For my son, we started this kind of thing around 2 1/2 yrs, but he kind of stauled for a while so I layed off until I thought we could try again. About 3 months before his 3rd birthday, I set aside one day to stay home all day and work on his training. I set the potty in the livingroom in front on the TV, took off his diaper & put undies on and told him we were done using diapers and that it was time for him to use big boy underwear. I showed him the potty and told him to go pee and pooh in there. The first time, he peed in his pants. I didn't yell but told him uh oh, you need to use the potty, I changed him and showed him the potty and reminded him what to do. The second time, he sat on his potty but didn't pull his pants down. Progress! I praised him for going on the potty but told him he had to pull his pants down. Changed him, showed him again what to do. The third time, he made it to the potty and pulled down his pants!
He never wore diapers again! Your child will have an accident now and again in the beginning but stay positive and encourage him to use it next time. Always praise him for doing it right. He'll eventually get it.
Don't forget, if he's not getting it, wait a few weeks and try again. You'll know when he's ready.
Good luck and God bless!



answers from York on

I agree to wait for cues from your son. There's a good book called Once Upon a Potty that you can read to him. My daughter liked to flush when I went potty but I told her only those who put their pee pee in the potty get to flush for themselves. Once you start the training process it's a matter of taking them to the potty at reasonable intervals: when he gets up, in another hour & 1/2 to 2 hours, depending on if he has water/milk/juice in the morning. (I'm convinced water moves faster.) If he doesn't go then try every 15 mins or so until he does. Then try again in another 2 hrs. You'll get an idea of how often he'll go until he catches on and can tell you himself. If you ask if he needs to go he'll always say no. I don't know why they do that, they just do. I potty trained my own and 5 more as a nanny and they all say no! Then we'd go anyway and they'd pee a gallon. Take him to try anyway if it's been a couple hours or if he had a drink in the last 1/2 hour. It's quite the frustrating process and accidents will definitely happen. I found pull-ups aren't the best idea. Kids just use them as a diaper. I still used them for nap time or at night. But once you stop the diapers don't go back. Take changes of clothes instead.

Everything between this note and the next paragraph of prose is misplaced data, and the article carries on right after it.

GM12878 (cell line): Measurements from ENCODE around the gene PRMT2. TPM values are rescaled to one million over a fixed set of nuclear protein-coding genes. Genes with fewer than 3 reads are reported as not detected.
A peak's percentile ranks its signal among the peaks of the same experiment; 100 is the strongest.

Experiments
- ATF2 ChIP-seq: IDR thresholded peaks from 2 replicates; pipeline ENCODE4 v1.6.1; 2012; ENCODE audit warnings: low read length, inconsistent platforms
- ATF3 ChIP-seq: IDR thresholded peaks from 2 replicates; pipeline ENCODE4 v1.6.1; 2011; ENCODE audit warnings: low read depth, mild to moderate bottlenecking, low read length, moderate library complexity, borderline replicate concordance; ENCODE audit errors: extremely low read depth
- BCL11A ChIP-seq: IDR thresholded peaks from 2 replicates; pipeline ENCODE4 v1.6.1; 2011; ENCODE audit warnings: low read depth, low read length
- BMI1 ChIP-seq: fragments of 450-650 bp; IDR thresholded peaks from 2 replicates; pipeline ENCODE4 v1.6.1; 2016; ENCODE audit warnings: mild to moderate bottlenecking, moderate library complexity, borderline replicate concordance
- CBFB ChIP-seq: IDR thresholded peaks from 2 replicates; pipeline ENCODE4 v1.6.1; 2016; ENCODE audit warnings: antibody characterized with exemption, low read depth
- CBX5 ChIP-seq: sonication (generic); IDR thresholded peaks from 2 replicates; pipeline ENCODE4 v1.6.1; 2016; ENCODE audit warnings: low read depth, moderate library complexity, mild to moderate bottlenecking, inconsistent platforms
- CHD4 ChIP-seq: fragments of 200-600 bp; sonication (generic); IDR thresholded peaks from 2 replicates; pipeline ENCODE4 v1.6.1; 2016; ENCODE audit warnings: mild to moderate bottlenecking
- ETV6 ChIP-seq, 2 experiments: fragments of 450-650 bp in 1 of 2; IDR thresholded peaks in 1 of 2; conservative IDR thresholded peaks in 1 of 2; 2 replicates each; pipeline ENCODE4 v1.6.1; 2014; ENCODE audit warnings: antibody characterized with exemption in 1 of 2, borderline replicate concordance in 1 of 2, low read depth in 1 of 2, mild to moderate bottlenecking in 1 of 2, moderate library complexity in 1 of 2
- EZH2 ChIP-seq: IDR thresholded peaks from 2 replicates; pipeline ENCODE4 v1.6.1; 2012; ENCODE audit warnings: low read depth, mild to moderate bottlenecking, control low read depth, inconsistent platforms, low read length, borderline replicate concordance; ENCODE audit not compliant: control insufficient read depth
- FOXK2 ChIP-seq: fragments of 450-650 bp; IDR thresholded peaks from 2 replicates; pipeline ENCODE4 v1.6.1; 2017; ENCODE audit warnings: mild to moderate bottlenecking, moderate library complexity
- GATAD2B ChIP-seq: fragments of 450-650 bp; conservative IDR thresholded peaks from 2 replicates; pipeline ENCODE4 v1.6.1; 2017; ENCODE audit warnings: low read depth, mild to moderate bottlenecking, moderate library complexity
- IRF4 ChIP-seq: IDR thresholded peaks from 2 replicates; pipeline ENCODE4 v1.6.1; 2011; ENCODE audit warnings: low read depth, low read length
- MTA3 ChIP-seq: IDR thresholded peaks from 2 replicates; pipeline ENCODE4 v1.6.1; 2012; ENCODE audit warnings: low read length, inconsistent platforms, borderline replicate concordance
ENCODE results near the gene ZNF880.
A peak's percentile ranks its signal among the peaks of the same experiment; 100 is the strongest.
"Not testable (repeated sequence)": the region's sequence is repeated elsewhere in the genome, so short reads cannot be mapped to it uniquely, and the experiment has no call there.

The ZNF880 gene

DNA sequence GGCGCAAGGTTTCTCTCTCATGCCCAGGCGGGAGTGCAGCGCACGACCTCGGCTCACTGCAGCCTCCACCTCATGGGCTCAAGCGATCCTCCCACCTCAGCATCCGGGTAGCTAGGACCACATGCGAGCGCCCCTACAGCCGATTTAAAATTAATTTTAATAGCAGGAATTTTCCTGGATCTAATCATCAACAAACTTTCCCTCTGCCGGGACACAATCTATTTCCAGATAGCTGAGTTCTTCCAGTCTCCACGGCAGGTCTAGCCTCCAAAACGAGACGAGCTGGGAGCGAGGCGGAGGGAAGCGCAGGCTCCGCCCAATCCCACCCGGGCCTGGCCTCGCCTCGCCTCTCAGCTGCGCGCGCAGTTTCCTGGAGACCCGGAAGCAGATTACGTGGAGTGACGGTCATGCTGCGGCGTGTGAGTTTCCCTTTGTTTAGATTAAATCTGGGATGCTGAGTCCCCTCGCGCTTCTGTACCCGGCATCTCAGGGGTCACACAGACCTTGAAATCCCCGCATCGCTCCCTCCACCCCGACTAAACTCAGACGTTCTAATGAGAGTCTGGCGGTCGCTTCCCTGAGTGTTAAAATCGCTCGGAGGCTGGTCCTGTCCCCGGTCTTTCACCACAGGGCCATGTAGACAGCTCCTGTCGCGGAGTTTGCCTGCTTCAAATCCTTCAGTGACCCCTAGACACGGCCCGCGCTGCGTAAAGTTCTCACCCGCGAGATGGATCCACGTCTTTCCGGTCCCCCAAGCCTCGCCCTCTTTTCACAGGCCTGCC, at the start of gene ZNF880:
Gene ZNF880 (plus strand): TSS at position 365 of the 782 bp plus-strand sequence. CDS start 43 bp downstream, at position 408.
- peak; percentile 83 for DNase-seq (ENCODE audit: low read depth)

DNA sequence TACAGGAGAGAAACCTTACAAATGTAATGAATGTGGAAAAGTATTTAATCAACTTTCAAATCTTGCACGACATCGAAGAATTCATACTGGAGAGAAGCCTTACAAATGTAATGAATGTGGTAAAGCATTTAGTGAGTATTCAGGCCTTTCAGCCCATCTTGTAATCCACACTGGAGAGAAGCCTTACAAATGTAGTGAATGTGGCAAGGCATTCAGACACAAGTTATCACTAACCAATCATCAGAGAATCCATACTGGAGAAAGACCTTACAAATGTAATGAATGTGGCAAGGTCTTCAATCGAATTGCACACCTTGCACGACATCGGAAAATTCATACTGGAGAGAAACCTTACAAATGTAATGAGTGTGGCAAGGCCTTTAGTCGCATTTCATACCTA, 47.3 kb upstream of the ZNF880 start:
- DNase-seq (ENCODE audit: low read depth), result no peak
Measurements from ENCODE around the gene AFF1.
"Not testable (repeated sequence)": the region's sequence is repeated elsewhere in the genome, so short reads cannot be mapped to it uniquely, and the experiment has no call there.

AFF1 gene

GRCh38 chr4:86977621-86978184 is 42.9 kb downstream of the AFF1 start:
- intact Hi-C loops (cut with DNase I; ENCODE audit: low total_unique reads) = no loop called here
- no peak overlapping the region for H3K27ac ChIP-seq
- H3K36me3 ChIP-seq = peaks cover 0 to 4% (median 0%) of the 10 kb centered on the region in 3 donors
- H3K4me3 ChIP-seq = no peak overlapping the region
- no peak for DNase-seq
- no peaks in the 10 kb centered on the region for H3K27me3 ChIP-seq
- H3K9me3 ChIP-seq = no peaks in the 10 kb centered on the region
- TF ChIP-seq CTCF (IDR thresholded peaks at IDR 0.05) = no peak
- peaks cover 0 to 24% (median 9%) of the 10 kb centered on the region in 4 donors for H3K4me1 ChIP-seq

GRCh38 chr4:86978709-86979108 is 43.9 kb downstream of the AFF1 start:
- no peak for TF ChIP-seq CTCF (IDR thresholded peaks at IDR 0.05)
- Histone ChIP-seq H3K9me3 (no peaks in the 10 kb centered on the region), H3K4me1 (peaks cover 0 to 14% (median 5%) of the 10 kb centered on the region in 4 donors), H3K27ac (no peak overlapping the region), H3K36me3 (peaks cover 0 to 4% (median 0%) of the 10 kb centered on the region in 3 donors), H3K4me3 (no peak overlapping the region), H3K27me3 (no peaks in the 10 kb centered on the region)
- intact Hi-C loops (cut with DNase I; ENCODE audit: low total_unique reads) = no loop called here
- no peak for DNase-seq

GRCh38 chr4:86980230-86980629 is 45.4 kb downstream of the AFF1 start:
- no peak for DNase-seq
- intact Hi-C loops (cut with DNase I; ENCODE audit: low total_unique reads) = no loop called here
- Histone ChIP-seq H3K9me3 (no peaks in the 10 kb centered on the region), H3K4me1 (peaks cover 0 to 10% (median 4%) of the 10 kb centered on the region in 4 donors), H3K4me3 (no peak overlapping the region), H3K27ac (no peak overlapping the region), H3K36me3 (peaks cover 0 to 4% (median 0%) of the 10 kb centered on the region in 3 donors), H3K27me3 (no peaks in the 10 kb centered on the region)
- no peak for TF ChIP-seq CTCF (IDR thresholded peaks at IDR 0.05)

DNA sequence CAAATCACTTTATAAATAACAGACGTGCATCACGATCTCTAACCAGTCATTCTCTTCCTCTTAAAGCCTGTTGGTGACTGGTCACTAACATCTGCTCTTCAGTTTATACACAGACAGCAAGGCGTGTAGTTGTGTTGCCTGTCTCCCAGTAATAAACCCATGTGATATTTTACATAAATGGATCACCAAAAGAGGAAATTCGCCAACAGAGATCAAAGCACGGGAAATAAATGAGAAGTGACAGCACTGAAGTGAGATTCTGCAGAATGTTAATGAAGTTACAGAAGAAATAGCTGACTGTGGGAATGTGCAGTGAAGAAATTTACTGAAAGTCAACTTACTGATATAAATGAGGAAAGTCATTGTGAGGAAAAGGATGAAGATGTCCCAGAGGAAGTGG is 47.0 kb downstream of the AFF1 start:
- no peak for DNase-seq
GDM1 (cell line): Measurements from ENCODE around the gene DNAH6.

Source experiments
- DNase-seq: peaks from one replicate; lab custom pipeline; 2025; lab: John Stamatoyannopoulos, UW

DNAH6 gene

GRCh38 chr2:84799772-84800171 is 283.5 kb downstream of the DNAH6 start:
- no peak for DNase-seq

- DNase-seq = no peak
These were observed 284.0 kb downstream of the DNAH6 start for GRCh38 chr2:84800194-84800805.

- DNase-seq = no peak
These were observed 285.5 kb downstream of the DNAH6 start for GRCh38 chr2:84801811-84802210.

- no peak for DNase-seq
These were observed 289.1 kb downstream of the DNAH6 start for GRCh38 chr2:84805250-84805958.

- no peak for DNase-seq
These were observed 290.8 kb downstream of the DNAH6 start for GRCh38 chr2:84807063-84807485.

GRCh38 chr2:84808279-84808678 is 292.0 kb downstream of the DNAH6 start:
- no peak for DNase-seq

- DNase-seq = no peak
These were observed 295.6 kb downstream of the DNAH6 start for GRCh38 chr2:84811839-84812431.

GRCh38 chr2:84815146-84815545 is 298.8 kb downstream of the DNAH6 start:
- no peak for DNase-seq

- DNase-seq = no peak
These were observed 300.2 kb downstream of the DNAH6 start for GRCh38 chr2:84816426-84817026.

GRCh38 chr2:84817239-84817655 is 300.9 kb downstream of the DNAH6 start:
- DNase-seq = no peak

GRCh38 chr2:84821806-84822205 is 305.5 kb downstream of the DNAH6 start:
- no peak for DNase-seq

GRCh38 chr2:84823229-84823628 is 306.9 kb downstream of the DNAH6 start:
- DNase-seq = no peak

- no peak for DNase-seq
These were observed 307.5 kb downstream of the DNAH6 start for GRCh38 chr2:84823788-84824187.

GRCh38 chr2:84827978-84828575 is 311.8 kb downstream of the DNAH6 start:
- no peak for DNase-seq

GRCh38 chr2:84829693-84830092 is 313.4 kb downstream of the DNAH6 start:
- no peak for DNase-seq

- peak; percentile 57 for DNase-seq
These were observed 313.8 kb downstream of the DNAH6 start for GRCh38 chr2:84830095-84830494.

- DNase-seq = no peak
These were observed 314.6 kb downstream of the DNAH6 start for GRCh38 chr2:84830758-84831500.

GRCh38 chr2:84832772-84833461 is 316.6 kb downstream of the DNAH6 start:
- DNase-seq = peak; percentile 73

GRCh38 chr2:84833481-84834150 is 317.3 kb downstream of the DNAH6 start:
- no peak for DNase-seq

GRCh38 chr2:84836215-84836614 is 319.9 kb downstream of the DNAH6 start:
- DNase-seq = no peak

answers from Philadelphia on

your child should be able to effectively communicate with you before you potty train. does he tell you when he has a soiled diaper? does he seem to be interested when you go to the bathroom? another thing you can do is buy a potty training dvd. sometimes you buy it with a training potty.
most kids are around 2.5 when they are ready to be potty trained.



answers from Philadelphia on

I am of the school that your child will tell you when it's time instead of you (the parent) telling them it's time. Try to reinforce what big boys/girls do in regards to wearing big boy/girl underwear and not a diaper or going on the potty as apposed to in their diaper, etc.

Also use other children comparable to your sons age as an example. Say things like, "Look at so-an-so... wow they have big boy/girl underwear on! Don't you want to have underwear on too? Don't you want to be a big boy/girl too?"

Hope that helps :) Good luck.




answers from Philadelphia on

I have already trained my oldest, about a year ago, and my son is now on the brink of readiness. Even though I just went through this last year I still find myself asking myself "How do I know when he is ready?" "How did I approach it with my daughter?" My son in 2 1/2 and is on a kick of removing his own diaper randomly throughout the day. I decided to try pull ups because he would have to remove his pants and not just pull the tabs to get it off. These new style of diapers have inspired him to try the potty. Its still a novelty, but he takes himself in there whenever he wants to and tries. I give him a piece of candy for peeing, and he pooped the other day. That warrented him a trip to Target to get the beloved Little Einsteins computer I have been promising after a poopy on the potty. With my daughter I let her take the lead and did not pressure her to go. Before I knew it she was choosing to go on her own and there were no control battles. I think the more relaxed you approach the situation the better, I have found this works for my kids. Sorry I do not have a ton of answers but I hope this helps.